Sunday, November 27, 2016


By Tony Mariadass
Pictures by: Mukhriz Zabidi

JEFFREY ONG, a household name in the 1980s and 1990s is back after 14 years in London and ready to serve sports.
The 44-year-old swimmer who represented Malaysia at the 1988 Seoul Olympic Games as a 16-year-old and at the Barcelona Games four years later, still holds the national 1,500m freestyle record of 15:23.16s set at the World Student Games in Sheffield in 1991.
“It is nice but I am surprised no one has bettered it,” said the 1988 Sportsman of the Year.
Asked why he returned, he replied: “My parents and friends are here. I love the food and above all missed home and the weather.”
Jeffrey, who graduated from University of Southern California with a B.A. in Broadcast Journalism and a minor in Psychology (1990-1994), where he was a member of the USC Swim Team as well as an NCAA All-American swimmer, left for England in 2002 to be with girlfriend Carolyn Goh.
They are now married and have a five-year-old daughter, Olivia.“It was supposed to have been until she completes her studies, but she then did her Phd and one thing led to another and we stayed on,” explained Jeffrey, who has been appointed CIMB Classic regional commercial director for corporate sponsorship and hospitality.
While in London, he worked in the conferences and events industry, developing commercial partnerships with leading multinational corporations.
Jeffrey also successfully sold sponsorship managed events in the architecture and design, infrastructure and project finance, and travel trade sectors.
Besides swimming, he is also remembered for his appearances on TV3 from 1995 to 1997 where he did news-gathering, reporting, researching, scriptwriting and hosting. He also did freelancing on TV production, hosting, deejay and media work.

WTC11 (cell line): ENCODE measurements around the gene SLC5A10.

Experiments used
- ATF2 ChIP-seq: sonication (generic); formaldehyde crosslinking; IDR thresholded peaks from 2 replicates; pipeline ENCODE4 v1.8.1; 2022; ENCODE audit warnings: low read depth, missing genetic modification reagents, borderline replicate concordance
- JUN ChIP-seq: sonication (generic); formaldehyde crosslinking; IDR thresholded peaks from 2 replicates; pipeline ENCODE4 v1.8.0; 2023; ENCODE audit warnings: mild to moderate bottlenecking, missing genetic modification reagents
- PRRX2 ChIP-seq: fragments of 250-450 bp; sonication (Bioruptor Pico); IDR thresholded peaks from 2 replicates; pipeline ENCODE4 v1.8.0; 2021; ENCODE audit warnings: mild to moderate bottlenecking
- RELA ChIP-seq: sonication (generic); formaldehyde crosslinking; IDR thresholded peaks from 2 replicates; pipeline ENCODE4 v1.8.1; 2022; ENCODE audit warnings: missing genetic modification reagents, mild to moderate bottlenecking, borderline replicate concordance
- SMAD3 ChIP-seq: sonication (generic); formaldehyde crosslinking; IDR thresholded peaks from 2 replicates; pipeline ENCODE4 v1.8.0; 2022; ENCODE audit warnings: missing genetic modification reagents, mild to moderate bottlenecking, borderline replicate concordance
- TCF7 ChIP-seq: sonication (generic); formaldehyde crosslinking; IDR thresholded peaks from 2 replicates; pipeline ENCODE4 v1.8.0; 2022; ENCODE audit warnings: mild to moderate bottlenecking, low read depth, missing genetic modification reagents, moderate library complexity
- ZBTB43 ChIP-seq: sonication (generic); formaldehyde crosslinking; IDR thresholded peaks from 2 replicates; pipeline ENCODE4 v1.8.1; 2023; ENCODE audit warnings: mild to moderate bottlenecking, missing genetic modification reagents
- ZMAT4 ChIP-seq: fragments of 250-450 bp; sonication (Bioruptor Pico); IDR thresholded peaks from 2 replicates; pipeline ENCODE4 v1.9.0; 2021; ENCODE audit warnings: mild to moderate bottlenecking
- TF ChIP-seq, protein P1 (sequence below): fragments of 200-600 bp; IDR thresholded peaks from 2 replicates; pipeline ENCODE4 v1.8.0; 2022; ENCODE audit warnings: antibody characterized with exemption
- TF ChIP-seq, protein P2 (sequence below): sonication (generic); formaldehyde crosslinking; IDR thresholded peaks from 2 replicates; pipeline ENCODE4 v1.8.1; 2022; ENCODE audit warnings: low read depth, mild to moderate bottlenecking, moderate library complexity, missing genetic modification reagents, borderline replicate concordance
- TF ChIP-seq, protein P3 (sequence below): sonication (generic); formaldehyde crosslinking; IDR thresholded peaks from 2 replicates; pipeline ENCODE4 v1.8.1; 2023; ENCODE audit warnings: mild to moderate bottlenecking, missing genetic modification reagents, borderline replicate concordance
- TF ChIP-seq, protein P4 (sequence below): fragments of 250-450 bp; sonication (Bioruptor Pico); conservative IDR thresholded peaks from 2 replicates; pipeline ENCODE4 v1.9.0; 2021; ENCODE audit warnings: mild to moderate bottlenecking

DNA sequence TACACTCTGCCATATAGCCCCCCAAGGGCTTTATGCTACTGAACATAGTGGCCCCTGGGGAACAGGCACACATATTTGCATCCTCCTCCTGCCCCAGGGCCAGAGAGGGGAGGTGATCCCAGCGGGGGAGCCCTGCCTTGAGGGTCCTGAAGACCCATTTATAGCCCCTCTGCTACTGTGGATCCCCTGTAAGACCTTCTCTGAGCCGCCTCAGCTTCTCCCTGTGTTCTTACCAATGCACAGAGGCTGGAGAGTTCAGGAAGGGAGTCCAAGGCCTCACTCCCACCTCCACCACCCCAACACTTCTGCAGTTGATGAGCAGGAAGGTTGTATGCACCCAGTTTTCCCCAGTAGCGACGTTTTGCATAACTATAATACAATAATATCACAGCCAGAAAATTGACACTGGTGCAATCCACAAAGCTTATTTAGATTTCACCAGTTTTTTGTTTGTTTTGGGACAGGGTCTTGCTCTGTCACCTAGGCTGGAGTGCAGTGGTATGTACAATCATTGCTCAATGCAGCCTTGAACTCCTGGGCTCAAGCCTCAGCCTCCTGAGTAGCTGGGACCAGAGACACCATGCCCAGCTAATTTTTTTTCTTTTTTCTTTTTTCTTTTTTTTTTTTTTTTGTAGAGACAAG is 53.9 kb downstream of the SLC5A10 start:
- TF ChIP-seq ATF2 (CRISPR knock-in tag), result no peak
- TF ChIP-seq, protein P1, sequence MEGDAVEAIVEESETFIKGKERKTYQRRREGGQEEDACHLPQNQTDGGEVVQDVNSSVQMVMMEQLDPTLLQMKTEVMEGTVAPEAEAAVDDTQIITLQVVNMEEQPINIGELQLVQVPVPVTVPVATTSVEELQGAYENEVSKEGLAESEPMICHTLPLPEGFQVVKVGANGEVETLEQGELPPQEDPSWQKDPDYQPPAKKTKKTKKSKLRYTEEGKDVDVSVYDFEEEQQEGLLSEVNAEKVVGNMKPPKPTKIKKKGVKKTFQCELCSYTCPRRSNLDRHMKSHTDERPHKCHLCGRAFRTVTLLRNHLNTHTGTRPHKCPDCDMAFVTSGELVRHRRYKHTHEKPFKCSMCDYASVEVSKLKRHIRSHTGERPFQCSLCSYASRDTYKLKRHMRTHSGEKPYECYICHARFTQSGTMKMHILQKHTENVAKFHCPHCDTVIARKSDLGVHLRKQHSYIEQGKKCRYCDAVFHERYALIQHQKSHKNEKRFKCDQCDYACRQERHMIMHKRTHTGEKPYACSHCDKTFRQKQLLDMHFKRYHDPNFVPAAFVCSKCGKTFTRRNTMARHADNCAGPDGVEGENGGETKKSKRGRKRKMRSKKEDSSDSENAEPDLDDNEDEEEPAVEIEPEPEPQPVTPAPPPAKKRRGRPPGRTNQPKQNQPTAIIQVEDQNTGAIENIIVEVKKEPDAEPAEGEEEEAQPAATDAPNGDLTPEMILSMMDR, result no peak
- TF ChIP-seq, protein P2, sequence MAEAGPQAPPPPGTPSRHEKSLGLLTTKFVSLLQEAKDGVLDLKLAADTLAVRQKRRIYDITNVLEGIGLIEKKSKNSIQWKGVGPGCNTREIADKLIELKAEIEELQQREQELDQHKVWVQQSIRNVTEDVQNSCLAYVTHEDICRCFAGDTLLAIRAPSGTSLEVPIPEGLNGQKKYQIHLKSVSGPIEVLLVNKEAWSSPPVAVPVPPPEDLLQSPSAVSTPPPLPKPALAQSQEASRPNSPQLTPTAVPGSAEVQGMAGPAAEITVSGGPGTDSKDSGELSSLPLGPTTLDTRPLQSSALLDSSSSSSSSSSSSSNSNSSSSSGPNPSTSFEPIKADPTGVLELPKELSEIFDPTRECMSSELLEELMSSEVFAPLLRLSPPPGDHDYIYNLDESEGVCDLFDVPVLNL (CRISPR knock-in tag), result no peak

As part of his plan to give back to sports, Jeffrey was elected as deputy president of the Malaysian Olympian Association (MOA) unopposed two weeks ago.
“I hope through the guidance of president Karu Selvaratnam and several senior Olympians, we will make MOA more relevant and contribute to the development of sports,” said Jeffrey a member of the Olympic Council of Malaysia Hall of Fame who was inducted last year.

“MOA will have our first executive council meeting next week and we will discuss and map our plans.”
Jeffrey said the nation has tremendous potential but the talent needs to be nurtured.
“Malaysia can become a sporting hub for the Asean region and we should exploit it.
“I am confident Malaysia’s elusive Olympic medal will come in Tokyo,” he said.
“We reached greater heights compared with yesteryears with world No 1s in Lee Chong Wei and Nicol David.
“We should also use the next year’s Kuala Lumpur SEA Games as a launch pad for further excellence.”
Jeffrey said states, clubs, Malaysian Schools Sports Council are important but urged parents to take a bigger role.

“If not for my parents’ passion, dedication, determination and discipline, my sisters and I would not have been national athletes.”
His parents — Ong Eng Kooi and Rosemary — used to bring him and his sisters to Chinese Penang Club diligently from 4.30am before sending them to school and back to the pool in the evening.
Except for his older brother Steven, who swam at club level, his older sister, Katerina (Sportswoman 1980) and younger sister Angelia were national swimmers.
Jeffrey with Nurul  Huda Abdullah - standing second from left - and national teammates

Jeffrey said an athlete must have ambition, be prepared to make sacrifices, be disciplined and dedicated.
“I train for long-distance swimming and it can be very lonely just like middle distance runners. It takes a lot of patience and dedication but have no regrets.
“It is also important athletes enjoy what they do and not take it as a chore.

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